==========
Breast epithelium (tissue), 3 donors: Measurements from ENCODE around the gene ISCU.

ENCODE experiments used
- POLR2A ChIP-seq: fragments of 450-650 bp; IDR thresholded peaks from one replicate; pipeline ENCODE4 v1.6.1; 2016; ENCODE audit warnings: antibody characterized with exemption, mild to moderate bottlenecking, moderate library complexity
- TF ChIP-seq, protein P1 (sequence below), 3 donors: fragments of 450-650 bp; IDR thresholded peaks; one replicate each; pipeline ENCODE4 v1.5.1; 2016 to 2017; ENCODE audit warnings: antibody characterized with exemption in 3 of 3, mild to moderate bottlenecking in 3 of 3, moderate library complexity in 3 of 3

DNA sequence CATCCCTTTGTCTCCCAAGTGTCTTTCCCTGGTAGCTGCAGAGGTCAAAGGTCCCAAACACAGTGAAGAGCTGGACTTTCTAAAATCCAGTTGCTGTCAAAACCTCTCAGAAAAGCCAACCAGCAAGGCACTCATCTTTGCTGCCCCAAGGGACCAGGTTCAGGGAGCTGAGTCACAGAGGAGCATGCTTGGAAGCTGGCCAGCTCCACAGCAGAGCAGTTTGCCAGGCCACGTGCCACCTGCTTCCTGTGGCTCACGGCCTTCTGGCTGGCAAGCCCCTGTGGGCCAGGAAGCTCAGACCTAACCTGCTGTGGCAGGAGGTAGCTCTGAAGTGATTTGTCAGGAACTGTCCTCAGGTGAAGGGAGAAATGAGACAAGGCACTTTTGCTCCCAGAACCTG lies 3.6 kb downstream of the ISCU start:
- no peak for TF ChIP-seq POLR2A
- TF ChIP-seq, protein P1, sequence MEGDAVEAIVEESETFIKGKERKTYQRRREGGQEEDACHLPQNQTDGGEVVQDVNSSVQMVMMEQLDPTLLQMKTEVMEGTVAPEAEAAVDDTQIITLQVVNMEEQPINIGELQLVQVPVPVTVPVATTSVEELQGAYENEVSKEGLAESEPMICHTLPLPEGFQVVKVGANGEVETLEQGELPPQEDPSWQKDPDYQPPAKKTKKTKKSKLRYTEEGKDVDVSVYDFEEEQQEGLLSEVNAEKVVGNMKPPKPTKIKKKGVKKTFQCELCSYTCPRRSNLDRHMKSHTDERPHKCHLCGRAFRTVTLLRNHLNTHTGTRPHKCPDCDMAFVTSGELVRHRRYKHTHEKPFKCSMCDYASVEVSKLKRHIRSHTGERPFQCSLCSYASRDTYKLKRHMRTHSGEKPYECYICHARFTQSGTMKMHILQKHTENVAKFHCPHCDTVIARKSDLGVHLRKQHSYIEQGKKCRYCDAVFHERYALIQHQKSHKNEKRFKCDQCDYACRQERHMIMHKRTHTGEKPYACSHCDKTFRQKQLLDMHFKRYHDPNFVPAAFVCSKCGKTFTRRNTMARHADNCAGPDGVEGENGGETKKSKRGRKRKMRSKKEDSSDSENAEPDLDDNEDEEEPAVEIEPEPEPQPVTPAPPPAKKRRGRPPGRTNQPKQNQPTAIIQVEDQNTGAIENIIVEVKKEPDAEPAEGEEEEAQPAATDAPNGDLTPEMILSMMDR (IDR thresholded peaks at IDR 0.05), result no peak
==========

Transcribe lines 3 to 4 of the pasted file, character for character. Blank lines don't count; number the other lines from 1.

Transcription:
- POLR2A ChIP-seq: fragments of 450-650 bp; IDR thresholded peaks from one replicate; pipeline ENCODE4 v1.6.1; 2016; ENCODE audit warnings: antibody characterized with exemption, mild to moderate bottlenecking, moderate library complexity
- TF ChIP-seq, protein P1 (sequence below), 3 donors: fragments of 450-650 bp; IDR thresholded peaks; one replicate each; pipeline ENCODE4 v1.5.1; 2016 to 2017; ENCODE audit warnings: antibody characterized with exemption in 3 of 3, mild to moderate bottlenecking in 3 of 3, moderate library complexity in 3 of 3